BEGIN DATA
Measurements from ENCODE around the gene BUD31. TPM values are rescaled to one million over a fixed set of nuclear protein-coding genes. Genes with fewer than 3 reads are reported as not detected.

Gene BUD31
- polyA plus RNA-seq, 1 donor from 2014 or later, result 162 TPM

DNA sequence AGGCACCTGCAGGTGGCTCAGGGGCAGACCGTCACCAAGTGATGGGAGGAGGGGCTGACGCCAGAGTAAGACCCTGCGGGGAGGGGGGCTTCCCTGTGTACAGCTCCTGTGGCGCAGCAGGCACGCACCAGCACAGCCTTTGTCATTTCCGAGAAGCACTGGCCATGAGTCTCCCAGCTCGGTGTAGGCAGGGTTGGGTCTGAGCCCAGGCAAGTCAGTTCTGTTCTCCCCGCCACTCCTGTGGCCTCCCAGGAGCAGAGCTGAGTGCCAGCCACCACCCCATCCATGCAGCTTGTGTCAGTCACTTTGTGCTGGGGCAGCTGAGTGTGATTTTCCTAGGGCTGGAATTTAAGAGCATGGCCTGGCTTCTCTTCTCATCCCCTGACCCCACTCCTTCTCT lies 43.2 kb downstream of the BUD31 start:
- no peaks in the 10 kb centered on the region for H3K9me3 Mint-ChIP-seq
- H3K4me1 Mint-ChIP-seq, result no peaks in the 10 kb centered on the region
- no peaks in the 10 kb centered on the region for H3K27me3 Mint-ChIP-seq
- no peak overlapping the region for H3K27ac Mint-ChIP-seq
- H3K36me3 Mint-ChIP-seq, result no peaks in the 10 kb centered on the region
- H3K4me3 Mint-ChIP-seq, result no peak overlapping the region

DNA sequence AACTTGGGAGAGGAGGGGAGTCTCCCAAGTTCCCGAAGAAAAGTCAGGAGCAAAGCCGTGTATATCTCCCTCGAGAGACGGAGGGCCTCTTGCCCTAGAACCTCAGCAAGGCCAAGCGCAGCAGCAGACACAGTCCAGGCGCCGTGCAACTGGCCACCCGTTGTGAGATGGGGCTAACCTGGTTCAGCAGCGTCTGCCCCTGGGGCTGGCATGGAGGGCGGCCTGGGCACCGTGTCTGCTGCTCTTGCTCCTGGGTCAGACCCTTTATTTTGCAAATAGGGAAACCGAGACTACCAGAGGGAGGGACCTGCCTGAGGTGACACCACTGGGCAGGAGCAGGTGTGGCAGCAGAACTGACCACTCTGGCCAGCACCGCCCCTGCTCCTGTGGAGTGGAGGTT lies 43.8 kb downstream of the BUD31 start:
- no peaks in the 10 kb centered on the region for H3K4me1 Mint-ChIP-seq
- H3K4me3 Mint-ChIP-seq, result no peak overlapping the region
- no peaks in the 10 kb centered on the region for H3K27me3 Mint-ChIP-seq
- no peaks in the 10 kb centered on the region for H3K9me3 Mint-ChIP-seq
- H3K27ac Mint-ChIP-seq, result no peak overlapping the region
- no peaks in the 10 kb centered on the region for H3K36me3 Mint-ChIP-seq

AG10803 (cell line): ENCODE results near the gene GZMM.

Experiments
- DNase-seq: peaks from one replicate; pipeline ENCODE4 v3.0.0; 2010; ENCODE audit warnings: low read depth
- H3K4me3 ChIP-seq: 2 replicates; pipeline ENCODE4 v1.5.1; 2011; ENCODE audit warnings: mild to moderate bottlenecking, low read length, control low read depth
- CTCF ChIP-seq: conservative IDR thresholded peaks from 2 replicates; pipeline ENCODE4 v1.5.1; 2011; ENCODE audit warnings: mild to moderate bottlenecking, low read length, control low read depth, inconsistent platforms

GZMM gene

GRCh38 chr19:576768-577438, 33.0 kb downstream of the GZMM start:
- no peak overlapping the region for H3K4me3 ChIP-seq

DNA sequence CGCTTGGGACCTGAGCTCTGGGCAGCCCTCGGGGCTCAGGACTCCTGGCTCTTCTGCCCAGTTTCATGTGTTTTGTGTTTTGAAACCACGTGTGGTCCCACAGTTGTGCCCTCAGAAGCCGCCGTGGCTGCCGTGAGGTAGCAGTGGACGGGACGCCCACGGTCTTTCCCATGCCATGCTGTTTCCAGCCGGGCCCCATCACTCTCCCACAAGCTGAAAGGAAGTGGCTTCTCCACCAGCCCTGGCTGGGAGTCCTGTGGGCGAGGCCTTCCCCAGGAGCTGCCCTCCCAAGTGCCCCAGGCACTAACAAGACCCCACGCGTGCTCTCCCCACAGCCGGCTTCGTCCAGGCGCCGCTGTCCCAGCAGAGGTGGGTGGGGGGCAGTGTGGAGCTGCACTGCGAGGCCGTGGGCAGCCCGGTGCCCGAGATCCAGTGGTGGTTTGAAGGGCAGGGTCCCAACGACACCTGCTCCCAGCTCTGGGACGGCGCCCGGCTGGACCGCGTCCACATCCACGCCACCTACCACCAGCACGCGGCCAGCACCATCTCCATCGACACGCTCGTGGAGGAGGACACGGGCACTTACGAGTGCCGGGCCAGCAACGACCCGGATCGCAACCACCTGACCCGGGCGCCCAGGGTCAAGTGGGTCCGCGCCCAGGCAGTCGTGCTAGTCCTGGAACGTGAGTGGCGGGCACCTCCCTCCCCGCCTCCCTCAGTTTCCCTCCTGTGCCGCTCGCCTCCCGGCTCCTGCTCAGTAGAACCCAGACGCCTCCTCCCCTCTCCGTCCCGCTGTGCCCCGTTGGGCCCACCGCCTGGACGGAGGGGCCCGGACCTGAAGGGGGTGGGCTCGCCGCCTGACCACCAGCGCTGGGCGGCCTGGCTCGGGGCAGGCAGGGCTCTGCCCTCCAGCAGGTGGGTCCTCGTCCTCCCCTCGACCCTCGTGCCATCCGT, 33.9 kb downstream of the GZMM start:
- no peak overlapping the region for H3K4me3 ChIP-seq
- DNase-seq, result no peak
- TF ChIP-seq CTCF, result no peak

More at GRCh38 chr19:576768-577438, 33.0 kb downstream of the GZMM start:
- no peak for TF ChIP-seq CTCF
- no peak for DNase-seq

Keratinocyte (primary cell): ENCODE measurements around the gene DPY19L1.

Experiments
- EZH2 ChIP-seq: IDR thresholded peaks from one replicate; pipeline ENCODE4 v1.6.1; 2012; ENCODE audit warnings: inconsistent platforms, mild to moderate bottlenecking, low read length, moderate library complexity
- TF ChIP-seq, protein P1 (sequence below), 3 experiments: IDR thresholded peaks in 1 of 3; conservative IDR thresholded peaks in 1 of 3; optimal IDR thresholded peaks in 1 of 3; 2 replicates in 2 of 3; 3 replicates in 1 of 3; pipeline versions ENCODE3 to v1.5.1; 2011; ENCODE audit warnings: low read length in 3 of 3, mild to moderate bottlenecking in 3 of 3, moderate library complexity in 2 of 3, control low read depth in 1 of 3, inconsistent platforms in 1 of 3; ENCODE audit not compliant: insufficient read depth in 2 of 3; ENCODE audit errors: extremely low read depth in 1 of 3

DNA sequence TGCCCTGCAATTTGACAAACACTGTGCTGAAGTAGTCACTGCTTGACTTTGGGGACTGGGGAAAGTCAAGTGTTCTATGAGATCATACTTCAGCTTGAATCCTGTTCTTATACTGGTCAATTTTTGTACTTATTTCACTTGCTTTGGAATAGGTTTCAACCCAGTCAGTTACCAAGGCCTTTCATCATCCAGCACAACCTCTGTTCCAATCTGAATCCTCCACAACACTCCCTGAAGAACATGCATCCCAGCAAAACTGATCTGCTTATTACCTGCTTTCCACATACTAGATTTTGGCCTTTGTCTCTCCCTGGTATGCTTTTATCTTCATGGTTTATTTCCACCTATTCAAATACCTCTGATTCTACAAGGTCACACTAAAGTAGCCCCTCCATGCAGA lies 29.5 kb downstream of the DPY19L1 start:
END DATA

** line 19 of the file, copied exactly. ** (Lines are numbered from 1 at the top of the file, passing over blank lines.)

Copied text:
Experiments